Yale's Dori Laub to Speak on Holocaust
Posted: October 15, 2009
Yale professor Dori Laub, M.D., will speak on “The Evolution of Holocaust Testimonies: From Traumatic Muteness to Creative Narrative” when he gives the 2009 Hastorf Lecture October 22 at 7:30 pm in Mount Holyoke's Hooker Auditorium.
Laub, a clinical professor of psychiatry at the Yale University School of Medicine, will explore the consequences of trauma, from the near-blackout of psychosis and the lifelong psychic compartmentalization of painful memories, to moments of insight and extraordinary clarity that culminate in works of art.
Laub himself is a Holocaust survivor. He was born in Czernowitz, Romania, in 1937 and was deported with his parents to Transnistria in 1942. His father disappeared during a German raid prior to liberation by the Soviets, and he and his mother were reunited with his grandparents who had survived in Czernowitz. He emigrated in 1950 to Israel, where he attended medical school.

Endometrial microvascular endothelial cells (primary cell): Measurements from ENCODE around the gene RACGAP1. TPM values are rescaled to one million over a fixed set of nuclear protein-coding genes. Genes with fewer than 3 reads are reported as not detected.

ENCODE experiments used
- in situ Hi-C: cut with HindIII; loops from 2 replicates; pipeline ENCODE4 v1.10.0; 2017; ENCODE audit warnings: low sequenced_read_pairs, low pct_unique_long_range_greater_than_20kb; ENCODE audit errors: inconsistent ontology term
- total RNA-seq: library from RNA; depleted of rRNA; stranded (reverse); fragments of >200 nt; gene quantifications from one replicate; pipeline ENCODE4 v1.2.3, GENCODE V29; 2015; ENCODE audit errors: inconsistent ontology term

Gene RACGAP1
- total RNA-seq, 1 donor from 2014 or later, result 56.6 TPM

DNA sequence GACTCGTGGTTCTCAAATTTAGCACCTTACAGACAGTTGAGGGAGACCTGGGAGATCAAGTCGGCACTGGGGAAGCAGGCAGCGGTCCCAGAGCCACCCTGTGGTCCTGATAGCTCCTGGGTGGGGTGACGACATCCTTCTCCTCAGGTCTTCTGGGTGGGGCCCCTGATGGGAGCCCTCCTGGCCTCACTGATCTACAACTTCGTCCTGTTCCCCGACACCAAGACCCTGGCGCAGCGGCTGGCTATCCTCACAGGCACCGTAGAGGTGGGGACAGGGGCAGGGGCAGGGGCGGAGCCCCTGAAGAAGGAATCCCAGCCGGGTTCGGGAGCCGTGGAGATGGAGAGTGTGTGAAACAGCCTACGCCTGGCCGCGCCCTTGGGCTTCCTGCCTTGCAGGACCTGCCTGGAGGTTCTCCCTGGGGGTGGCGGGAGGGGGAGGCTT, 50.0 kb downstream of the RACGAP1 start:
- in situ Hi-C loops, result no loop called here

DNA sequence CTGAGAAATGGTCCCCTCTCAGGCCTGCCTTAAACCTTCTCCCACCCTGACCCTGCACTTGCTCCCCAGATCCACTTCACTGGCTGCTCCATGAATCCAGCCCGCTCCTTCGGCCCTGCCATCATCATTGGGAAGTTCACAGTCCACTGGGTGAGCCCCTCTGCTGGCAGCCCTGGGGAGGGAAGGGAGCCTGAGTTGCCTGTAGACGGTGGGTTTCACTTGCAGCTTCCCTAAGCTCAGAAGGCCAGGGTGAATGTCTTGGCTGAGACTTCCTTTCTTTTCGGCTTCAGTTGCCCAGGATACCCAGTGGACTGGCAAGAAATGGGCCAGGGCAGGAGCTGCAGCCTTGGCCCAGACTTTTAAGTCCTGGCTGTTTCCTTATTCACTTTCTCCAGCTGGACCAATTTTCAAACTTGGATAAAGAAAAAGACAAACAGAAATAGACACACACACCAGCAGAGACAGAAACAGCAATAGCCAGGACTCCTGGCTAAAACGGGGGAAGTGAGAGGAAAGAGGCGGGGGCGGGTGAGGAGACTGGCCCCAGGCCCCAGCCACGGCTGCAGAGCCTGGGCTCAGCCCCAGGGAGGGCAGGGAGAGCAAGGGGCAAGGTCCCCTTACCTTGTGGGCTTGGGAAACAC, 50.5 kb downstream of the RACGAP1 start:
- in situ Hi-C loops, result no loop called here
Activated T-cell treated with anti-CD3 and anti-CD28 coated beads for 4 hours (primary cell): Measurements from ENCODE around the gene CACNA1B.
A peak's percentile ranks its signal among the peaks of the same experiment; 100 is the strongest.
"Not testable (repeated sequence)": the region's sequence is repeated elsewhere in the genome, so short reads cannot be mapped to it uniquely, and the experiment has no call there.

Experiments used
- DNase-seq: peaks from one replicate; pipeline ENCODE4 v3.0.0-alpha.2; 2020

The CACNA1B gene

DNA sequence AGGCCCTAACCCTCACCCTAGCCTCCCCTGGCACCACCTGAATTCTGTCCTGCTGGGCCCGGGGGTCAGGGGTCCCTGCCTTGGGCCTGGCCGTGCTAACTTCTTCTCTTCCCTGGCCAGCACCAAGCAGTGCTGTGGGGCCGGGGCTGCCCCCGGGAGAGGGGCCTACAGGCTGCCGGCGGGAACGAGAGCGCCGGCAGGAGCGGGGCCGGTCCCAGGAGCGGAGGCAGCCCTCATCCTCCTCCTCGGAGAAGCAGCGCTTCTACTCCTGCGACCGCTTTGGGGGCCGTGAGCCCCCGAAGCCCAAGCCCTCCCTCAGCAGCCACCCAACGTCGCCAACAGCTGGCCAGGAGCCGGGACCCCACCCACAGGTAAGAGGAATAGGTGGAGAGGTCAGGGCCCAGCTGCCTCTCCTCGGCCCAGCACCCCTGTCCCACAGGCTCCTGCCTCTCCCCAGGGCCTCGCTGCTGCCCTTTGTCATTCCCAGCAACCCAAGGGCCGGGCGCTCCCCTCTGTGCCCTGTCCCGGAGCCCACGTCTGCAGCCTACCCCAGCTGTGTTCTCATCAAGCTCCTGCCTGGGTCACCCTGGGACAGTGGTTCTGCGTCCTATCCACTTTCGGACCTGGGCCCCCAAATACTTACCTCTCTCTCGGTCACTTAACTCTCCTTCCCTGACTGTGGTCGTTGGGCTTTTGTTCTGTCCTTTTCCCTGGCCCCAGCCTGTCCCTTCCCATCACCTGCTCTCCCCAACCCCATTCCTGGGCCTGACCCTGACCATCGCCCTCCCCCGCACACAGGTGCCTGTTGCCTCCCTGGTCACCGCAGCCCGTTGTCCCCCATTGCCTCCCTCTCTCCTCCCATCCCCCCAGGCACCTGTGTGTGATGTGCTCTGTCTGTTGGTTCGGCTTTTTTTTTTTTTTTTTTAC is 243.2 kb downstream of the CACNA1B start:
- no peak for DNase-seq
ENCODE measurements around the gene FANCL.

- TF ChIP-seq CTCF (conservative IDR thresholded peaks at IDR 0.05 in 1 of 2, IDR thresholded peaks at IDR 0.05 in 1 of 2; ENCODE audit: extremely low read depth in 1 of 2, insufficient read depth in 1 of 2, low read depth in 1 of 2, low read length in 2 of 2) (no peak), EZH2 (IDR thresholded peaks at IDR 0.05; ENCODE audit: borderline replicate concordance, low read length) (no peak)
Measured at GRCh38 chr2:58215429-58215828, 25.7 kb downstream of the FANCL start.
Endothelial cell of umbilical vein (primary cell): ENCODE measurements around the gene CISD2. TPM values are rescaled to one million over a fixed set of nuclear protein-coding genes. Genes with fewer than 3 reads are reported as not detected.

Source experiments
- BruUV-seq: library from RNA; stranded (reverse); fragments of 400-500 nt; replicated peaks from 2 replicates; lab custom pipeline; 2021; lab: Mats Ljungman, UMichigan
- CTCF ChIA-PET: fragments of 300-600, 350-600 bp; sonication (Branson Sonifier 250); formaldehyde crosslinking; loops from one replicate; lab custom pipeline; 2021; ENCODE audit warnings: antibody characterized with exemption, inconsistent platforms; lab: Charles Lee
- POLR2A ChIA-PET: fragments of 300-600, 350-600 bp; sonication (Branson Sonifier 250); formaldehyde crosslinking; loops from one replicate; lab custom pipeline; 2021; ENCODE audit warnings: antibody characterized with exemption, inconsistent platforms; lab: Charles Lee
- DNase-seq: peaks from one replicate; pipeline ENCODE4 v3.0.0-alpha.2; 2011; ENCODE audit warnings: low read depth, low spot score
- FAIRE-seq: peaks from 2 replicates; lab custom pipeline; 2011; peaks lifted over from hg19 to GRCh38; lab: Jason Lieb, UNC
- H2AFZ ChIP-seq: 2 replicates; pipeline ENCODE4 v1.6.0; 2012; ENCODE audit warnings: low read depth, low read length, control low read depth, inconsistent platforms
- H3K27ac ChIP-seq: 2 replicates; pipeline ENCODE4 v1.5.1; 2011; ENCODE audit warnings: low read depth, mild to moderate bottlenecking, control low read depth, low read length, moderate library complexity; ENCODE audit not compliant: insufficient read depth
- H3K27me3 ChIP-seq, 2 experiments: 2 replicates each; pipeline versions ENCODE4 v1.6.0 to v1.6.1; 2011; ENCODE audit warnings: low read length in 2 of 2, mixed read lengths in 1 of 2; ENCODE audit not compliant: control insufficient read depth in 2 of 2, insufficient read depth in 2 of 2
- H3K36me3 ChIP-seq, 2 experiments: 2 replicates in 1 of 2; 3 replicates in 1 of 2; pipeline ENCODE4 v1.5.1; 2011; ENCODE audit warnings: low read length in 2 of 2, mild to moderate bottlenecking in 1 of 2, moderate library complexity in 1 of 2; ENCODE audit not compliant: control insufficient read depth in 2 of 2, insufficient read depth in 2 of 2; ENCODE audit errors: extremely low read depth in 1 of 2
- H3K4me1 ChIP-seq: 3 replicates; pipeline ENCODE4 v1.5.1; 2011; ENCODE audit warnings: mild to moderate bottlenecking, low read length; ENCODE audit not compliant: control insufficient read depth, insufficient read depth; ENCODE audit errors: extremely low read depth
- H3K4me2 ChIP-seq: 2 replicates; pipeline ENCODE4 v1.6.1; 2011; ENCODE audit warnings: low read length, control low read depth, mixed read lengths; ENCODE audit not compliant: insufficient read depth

As a psychoanalyst in private practice in New Haven, Laub works primarily with victims of massive psychic trauma and their children. In 1979, he cofounded the Holocaust Survivors' Film Project, Inc., which subsequently became the Fortunoff Video Archive for Holocaust Testimonies at Yale. His work on trauma extended studies on survivors of the ethnic cleansing in Bosnia and other genocides. He has published and lectured extensively on the multifaceted impact of the Holocaust on the lives of survivors and their children. He is cofounder of the International Study Group for Trauma, Violence, and Genocide, and he is deputy director for Trauma Research at the Yale Genocide Studies Program.
The Hastorf Lecture, sponsored by Barbara and Albert Hastorf, was established in 2001 by Albert H. Hastorf III to honor his wife, a graduate of the class of 1943, on her eightieth birthday. The fund supports an annual lecture by a nationally known scholar in the social sciences. The lecture will be followed by a reception. This event is free, open to the public, and accessible for all. For more information, call 413-538-2338.
Holocaust Trauma Project
Psychology at MHC